Going to work made me nervous. I wasn’t really surprised when he followed me out to the car and climbed in on the passenger side. What surprised me happened fifteen minutes later. Traffic was crawling slowly down I-25 toward my exit, and my phone dinged to let me know that my co-worker, Sally, who I thought was kind of cute, had commented on a Facebook photo of my dog.
“Cute dog.” She wrote.
I punched reply, and started to type “Just the dog?” When all of the sudden my strange companion snapped his fingers rapidly in agitation. I glanced up at him and he pointed desperately at the front window.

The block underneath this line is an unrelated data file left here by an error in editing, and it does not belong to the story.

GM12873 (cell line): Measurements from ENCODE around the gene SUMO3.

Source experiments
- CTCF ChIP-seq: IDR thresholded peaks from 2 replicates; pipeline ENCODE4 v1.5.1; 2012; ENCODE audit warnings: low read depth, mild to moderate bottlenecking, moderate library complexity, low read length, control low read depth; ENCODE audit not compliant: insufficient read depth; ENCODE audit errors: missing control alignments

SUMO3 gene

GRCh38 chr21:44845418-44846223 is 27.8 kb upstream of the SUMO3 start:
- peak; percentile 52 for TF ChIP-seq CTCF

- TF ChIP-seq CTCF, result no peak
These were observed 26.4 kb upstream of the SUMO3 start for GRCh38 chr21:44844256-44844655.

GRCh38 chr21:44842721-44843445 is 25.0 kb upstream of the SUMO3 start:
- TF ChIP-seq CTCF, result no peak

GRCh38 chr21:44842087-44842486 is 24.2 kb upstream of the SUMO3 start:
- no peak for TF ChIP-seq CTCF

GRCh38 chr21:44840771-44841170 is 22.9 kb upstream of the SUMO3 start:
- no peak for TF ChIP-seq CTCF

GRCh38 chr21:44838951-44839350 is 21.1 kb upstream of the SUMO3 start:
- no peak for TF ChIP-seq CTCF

I looked up just in time to slam on the brakes and miss colliding with the bumper in front of me.
“Uh, thanks,” I said, going back to my phone.
He didn’t respond or make a sound that I noticed, but I felt sick, and put my phone away. Sally could wait until I finished my drive. I guess.
* * *
Nothing at the office felt unusual. No one commented on my strange companion, though he was there in the midst of every interaction. I could feel myself settling into this reality. Ok. So a weird guy follows me everywhere. As long as he doesn’t interfere — at least not beyond pointing out when I’m about to wreck my car — I can probably live with that, I thought. At least for the moment.